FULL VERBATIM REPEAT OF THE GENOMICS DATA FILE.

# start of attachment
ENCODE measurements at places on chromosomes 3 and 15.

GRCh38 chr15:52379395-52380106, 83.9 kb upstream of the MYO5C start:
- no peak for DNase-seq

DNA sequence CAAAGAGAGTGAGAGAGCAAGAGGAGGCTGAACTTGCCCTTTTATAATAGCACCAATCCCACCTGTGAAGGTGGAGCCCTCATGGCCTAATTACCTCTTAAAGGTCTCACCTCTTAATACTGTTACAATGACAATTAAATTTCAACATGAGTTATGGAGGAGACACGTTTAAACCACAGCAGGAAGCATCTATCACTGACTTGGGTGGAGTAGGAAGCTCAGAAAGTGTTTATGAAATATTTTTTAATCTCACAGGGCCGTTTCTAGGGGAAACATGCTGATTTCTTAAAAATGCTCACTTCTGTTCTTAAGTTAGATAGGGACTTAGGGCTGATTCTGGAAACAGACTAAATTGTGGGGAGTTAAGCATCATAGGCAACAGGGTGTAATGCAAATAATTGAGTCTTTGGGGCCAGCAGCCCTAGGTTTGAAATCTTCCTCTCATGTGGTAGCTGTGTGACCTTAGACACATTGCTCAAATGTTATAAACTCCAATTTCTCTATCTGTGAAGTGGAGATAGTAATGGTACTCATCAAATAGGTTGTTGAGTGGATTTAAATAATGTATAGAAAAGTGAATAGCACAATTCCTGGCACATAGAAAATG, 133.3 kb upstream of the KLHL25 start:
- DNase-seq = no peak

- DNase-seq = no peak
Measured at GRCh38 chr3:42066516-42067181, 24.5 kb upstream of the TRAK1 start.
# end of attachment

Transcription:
ENCODE measurements at places on chromosomes 3 and 15.

GRCh38 chr15:52379395-52380106, 83.9 kb upstream of the MYO5C start:
- no peak for DNase-seq

DNA sequence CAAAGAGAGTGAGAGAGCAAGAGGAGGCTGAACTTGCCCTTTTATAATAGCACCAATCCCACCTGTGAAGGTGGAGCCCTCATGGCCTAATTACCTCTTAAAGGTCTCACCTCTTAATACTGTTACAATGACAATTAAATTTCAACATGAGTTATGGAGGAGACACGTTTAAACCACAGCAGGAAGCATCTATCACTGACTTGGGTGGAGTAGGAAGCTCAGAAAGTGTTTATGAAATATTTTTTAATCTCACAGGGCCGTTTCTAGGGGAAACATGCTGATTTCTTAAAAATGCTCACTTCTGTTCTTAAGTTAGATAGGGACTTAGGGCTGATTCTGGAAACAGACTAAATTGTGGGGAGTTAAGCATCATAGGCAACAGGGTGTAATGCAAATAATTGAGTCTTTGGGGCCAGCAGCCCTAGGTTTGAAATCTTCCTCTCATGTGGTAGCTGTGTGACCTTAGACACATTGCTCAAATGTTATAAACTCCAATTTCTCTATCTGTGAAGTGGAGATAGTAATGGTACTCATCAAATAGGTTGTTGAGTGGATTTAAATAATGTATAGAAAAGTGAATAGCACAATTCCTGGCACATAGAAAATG, 133.3 kb upstream of the KLHL25 start:
- DNase-seq = no peak

- DNase-seq = no peak
Measured at GRCh38 chr3:42066516-42067181, 24.5 kb upstream of the TRAK1 start.